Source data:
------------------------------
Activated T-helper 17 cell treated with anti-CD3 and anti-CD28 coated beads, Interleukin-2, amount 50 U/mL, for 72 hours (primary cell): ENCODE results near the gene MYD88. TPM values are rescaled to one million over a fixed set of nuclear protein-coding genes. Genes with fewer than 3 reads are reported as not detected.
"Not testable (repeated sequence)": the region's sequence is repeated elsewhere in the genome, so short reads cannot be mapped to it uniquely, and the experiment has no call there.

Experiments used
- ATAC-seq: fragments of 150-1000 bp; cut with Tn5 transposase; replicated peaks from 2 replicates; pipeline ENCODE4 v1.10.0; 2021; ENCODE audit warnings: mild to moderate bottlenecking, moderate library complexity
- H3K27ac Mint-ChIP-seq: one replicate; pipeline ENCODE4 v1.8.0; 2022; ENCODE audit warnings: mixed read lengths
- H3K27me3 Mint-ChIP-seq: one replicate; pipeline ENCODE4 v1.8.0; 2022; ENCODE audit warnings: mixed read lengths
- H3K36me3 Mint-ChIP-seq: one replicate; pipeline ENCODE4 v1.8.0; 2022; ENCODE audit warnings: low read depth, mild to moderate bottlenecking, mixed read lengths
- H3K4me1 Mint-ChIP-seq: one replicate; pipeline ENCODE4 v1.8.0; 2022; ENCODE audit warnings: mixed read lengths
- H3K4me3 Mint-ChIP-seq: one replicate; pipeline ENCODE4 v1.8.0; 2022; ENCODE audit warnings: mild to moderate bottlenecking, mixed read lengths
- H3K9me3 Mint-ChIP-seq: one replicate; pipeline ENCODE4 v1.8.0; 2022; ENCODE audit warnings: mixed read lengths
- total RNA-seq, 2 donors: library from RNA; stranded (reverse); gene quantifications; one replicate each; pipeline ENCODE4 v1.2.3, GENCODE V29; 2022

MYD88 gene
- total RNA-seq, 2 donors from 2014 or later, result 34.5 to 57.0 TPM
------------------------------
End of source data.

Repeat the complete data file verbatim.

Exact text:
Activated T-helper 17 cell treated with anti-CD3 and anti-CD28 coated beads, Interleukin-2, amount 50 U/mL, for 72 hours (primary cell): ENCODE results near the gene MYD88. TPM values are rescaled to one million over a fixed set of nuclear protein-coding genes. Genes with fewer than 3 reads are reported as not detected.
"Not testable (repeated sequence)": the region's sequence is repeated elsewhere in the genome, so short reads cannot be mapped to it uniquely, and the experiment has no call there.

Experiments used
- ATAC-seq: fragments of 150-1000 bp; cut with Tn5 transposase; replicated peaks from 2 replicates; pipeline ENCODE4 v1.10.0; 2021; ENCODE audit warnings: mild to moderate bottlenecking, moderate library complexity
- H3K27ac Mint-ChIP-seq: one replicate; pipeline ENCODE4 v1.8.0; 2022; ENCODE audit warnings: mixed read lengths
- H3K27me3 Mint-ChIP-seq: one replicate; pipeline ENCODE4 v1.8.0; 2022; ENCODE audit warnings: mixed read lengths
- H3K36me3 Mint-ChIP-seq: one replicate; pipeline ENCODE4 v1.8.0; 2022; ENCODE audit warnings: low read depth, mild to moderate bottlenecking, mixed read lengths
- H3K4me1 Mint-ChIP-seq: one replicate; pipeline ENCODE4 v1.8.0; 2022; ENCODE audit warnings: mixed read lengths
- H3K4me3 Mint-ChIP-seq: one replicate; pipeline ENCODE4 v1.8.0; 2022; ENCODE audit warnings: mild to moderate bottlenecking, mixed read lengths
- H3K9me3 Mint-ChIP-seq: one replicate; pipeline ENCODE4 v1.8.0; 2022; ENCODE audit warnings: mixed read lengths
- total RNA-seq, 2 donors: library from RNA; stranded (reverse); gene quantifications; one replicate each; pipeline ENCODE4 v1.2.3, GENCODE V29; 2022

MYD88 gene
- total RNA-seq, 2 donors from 2014 or later, result 34.5 to 57.0 TPM